Letters June 30: Liquor on ferries, nuclear power, cycling and welfare state

No liquor, please, on B.C. Ferries

Re: “Liquor licence approval for B.C. Ferries delayed,” June 22.

What on Earth is going on with B.C. Ferries?

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We encourage people not to drink and drive and here the ferries will be offering an opportunity to do that. What is the logic?

Thirst, casual conversation and guzzling beer or wine? We need to contact B.C. Ferries and our local political representatives to rethink this.

We do not need this just to put more money in the coffers. I am disappointed in levels of governments approving this.

Gabriele Osborne

Port Alberni

Nuclear power provides solution

Re: “Avoiding climate chaos means zeroing in on emissions,” comment, June 22.

It is correct to warn us about the need to reduce our emissions of greenhouse gas. Every person on Earth should be trying to achieve zero emissions.

However, some countries have a desperate need for power and have access to coal. They are building coal-fired power plants — dozens of them. This will increase climate chaos even if emissions from Canada fall to zero.

Violent weather will increase. Droughts will spread. Crops will fail. Forests will burn. Ocean levels will rise. Dozens of millions of people will be devastated or killed.

To stop the use of coal for generating power, we are promoting renewable sources. But that will not reduce the use of coal in time to prevent climate chaos. For the next few decades, we need to use nuclear fission power plants.

In Canada, we have all the necessary knowledge and skill to build nuclear power plants, including small ones that can easily be transported.

The best way that we can protect the world is to donate nuclear plants to countries that plan to use coal. That would be the best use of our budget for foreign aid.

We desperately need scientific leaders to tell us the truth about how climate chaos can be avoided. The actions of individual Canadians are ethically required but will not be sufficient to avoid disaster.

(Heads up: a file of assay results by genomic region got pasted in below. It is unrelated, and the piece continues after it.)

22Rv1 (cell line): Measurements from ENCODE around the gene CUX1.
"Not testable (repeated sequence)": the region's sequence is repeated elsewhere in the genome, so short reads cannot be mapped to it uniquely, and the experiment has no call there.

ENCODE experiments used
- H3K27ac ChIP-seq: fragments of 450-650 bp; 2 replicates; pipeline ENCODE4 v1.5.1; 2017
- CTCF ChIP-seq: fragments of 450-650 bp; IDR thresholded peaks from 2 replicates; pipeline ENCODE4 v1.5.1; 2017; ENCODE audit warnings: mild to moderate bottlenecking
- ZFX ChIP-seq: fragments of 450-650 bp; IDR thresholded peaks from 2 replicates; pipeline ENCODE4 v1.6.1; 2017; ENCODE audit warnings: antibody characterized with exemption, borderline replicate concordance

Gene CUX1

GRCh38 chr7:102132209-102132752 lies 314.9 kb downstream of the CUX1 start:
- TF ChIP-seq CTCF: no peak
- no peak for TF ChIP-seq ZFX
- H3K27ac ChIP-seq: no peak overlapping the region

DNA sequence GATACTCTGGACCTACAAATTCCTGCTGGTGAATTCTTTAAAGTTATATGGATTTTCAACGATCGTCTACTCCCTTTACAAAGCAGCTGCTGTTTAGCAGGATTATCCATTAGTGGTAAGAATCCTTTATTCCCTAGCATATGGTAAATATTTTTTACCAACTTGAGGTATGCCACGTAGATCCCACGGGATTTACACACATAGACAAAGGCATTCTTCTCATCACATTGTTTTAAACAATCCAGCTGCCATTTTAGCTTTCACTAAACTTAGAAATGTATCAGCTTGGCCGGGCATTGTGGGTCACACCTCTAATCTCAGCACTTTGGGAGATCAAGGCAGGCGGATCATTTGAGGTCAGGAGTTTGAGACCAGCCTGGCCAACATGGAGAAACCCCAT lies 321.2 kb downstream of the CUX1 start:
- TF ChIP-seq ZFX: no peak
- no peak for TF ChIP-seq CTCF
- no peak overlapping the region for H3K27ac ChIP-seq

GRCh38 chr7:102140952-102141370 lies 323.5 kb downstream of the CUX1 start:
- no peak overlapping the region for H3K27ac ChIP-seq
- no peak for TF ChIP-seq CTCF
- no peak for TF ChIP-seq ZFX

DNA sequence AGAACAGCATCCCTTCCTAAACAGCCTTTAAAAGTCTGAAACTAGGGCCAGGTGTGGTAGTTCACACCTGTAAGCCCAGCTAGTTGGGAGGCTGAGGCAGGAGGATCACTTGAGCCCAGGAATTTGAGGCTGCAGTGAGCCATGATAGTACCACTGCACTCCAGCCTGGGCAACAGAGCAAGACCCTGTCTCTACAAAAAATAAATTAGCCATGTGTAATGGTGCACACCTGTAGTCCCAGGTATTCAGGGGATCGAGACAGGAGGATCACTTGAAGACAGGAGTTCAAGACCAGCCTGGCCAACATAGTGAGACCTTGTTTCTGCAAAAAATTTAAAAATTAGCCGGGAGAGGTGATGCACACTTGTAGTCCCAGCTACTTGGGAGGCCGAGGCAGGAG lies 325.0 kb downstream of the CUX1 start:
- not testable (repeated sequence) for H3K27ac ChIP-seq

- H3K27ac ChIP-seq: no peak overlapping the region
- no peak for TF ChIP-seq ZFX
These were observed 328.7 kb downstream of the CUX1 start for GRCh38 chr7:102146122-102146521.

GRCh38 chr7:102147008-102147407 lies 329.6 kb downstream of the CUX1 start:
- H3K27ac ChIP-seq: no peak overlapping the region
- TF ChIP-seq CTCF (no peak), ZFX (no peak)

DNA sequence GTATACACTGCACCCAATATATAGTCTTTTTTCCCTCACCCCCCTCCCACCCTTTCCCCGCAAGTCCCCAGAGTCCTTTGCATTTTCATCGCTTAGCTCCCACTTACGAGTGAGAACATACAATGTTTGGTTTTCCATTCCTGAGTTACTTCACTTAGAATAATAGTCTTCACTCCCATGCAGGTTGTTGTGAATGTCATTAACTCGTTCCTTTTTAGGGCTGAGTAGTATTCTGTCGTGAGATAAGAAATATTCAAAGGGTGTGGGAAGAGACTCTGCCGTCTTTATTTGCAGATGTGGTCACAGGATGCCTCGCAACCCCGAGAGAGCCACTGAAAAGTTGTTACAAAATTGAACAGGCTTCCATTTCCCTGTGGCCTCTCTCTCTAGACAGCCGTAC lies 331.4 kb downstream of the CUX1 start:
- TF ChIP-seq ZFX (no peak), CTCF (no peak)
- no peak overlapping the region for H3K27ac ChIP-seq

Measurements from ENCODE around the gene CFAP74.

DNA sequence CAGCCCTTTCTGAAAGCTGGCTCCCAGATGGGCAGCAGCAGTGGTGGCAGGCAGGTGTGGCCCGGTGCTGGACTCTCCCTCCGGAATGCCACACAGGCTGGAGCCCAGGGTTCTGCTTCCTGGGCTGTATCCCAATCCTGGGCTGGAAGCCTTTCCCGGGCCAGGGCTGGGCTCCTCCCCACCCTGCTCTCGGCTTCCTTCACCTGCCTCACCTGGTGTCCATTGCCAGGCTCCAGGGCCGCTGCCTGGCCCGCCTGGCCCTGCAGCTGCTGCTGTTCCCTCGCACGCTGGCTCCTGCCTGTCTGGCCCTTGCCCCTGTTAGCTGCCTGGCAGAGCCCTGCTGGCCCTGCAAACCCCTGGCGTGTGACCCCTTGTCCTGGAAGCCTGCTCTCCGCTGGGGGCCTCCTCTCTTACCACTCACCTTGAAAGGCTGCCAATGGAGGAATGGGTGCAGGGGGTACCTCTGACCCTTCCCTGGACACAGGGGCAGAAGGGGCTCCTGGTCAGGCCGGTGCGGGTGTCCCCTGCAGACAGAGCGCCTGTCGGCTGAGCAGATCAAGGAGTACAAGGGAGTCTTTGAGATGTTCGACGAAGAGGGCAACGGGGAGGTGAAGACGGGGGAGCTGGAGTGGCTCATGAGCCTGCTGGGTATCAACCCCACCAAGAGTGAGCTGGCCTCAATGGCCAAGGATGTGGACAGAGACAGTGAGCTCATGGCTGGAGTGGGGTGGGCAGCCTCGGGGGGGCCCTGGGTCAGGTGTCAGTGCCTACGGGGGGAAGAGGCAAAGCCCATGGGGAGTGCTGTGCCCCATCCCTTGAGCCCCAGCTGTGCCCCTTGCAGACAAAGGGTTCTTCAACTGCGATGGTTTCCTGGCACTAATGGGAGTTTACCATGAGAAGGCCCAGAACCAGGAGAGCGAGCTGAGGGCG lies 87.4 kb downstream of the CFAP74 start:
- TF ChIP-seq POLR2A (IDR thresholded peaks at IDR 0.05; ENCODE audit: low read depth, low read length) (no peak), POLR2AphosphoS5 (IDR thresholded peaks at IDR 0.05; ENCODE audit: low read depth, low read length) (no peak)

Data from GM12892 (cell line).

David Stocks


Disappointing time had in Victoria

People will tell you and now I realize I should not have left my unlocked bike outside Munro’s Books on Government Street for 10 minutes last Sunday. It’s common sense.

Ferries, meals, hotel, gifts for family, I’m the tourist Victoria wants and counts on. And, I had been having such a wonderful biking and photo tour until the bike was gone.

The theft of my $1,500 bike aside, the real wake-up came with a walkabout on Pandora and adjacent streets to really see the depth of the crime, drugs and despair shown by those with mental illness.

I’m not surprised, but so disappointed.

B.K. Buchholz


Ring a bell for safety while riding a bike

I regularly run and walk on the Galloping Goose Trail. I am usually startled several times by speeding cyclists who fail to alert me from behind and whom I cannot hear.

Once I was nearly hit. When I am surprised like that, I get an adrenalin rush that uses energy unnecessarily and negatively affects my workout. Much more importantly, I jump — sometimes lose balance momentarily and have to be very careful not to fall into other cyclists.

What is it that is so difficult for cyclists to understand the need for a bell, horn or shouted warning? When you add speeding electric scooters to the mix, the situation is becoming increasingly dangerous.

Someone is going to be killed unless we change our ways.

I have given up trying to remind cyclists to be responsible pathway users — mostly I just hear abuse. I suggest we enact a Capital Regional District bylaw that cyclists must use a bell or horn when passing pedestrians.

I also suggest we make cyclists obtain a licence before which they must pass a test of their safety knowledge and rules of the road.